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Tajikistan officially bans hijab and Eid custom to promote secular identity 



Tajikistan officially bans hijab and Eid custom to promote secular identity

In a decisive move, the Tajikistan government has formally banned the wearing of the hijab, an Arabic headcover for women, deeming it an “alien garment”. This recent legislation marks the culmination of years of unofficial curbs on religious clothing in the Muslim-majority Central-Asian nation. Alongside the hijab ban, the government has also outlawed the custom of ‘Idi,’ where children seek money during Eid festivities. 

Tajikistan, home to approximately 10 million Muslims, with more than 96% of its population following various sects of Islam, has seen its government taking steps to promote a secular national identity. The new law imposes hefty fines on those who violate these rules, ranging from eight thousand to 65 thousand Somoni (Rs 60,560 to Rs. 5 lakh). Government officials and religious authorities face even steeper penalties, up to Rs. 5 lakh. 

President Emomali Rahmon, who has been in power for over two decades, signed the new laws, which also target ‘overspending’ during celebrations and the custom of Idi associated with Eid al-Fitr, Eid al-Adha, and Nowruz festivals. The head of the Religion Committee, Sulaiman Davlatzoda, justified the ban on Idi by citing the need for “proper education and ensuring children’s safety during Ramadan and Eid al-Adha”. 

The government’s press release stated that these measures aim to “protect ancestral values and national culture.” This development follows years of an unofficial ban on the hijab, with President Rahmon labeling it as “foreign clothing” in a speech earlier this year. His regime has consistently viewed the hijab as a threat to Tajikistan’s cultural heritage and a symbol of foreign influence.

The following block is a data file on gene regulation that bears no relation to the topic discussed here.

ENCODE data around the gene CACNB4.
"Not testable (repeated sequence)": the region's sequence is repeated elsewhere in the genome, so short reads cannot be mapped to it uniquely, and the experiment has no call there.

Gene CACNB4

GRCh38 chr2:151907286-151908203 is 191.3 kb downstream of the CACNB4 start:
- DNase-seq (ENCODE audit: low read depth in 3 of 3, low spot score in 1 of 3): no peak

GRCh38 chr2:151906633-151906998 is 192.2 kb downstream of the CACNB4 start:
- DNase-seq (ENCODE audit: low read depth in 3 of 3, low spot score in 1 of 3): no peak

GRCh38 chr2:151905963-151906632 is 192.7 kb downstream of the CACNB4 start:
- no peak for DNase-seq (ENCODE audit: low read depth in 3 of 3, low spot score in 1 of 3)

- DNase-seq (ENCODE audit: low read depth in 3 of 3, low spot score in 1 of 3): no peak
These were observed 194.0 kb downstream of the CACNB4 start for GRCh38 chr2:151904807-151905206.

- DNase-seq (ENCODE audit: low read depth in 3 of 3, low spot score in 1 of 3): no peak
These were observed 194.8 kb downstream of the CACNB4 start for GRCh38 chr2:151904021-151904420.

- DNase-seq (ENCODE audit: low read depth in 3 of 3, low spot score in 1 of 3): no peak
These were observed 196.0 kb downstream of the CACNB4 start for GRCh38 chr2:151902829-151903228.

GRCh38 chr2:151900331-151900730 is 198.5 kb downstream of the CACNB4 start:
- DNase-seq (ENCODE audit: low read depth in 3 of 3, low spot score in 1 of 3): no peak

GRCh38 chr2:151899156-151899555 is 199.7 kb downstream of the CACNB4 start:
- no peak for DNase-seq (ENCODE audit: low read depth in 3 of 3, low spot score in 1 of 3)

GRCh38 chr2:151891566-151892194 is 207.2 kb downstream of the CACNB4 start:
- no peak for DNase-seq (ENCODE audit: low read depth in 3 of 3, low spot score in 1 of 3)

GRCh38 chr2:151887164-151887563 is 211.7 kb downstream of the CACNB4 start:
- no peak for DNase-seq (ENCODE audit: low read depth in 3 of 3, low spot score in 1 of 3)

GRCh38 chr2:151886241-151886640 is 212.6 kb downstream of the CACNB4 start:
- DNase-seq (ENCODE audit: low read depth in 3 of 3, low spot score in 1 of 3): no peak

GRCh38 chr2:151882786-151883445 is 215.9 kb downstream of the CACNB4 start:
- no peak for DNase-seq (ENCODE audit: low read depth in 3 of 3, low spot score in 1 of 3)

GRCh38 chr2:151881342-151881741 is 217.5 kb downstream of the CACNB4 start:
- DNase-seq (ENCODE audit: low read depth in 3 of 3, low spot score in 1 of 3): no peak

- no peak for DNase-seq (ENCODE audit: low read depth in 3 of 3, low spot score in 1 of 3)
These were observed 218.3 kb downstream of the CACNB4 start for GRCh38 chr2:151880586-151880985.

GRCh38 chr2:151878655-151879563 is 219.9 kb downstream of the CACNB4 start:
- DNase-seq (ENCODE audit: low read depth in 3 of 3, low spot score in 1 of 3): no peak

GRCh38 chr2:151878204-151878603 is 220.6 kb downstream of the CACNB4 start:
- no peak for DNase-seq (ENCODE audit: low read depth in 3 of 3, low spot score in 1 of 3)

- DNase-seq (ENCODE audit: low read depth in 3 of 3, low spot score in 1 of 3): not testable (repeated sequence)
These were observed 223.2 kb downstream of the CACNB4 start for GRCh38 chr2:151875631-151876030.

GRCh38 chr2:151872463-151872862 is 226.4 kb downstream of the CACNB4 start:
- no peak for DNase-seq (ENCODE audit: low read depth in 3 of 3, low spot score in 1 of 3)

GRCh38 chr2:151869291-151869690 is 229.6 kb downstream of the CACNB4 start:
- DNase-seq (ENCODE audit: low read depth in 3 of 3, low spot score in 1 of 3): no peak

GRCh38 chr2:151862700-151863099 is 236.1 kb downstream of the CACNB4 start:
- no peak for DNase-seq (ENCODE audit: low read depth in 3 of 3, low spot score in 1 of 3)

In 2015, Rahmon launched a campaign against the hijab, associating it with poor education and incivility. The crackdown on Islamic attire began in 2007 when the Tajik Education Ministry banned both Islamic clothing and Western-style miniskirts for students, eventually extending the prohibition to all public institutions. Concurrently, the government has been promoting the traditional Tajik national dress, even employing automated phone calls to spread this message. 

Human rights organizations and Muslim advocacy groups have widely criticized the new ban, viewing it as an infringement on religious freedom. However, Tajikistan is not alone in its stance. Other Muslim-majority countries, such as Kosovo, Azerbaijan, Kazakhstan, and Kyrgyzstan, have implemented similar bans on the burqa and hijab in public schools, universities, or for government officials. 

This latest legislation in Tajikistan reflects the ongoing struggle between maintaining cultural heritage and adapting to modern, secular identities in the region. Despite the criticism, the Rahmon administration appears committed to enforcing these new laws as part of its broader agenda to shape a secular national identity.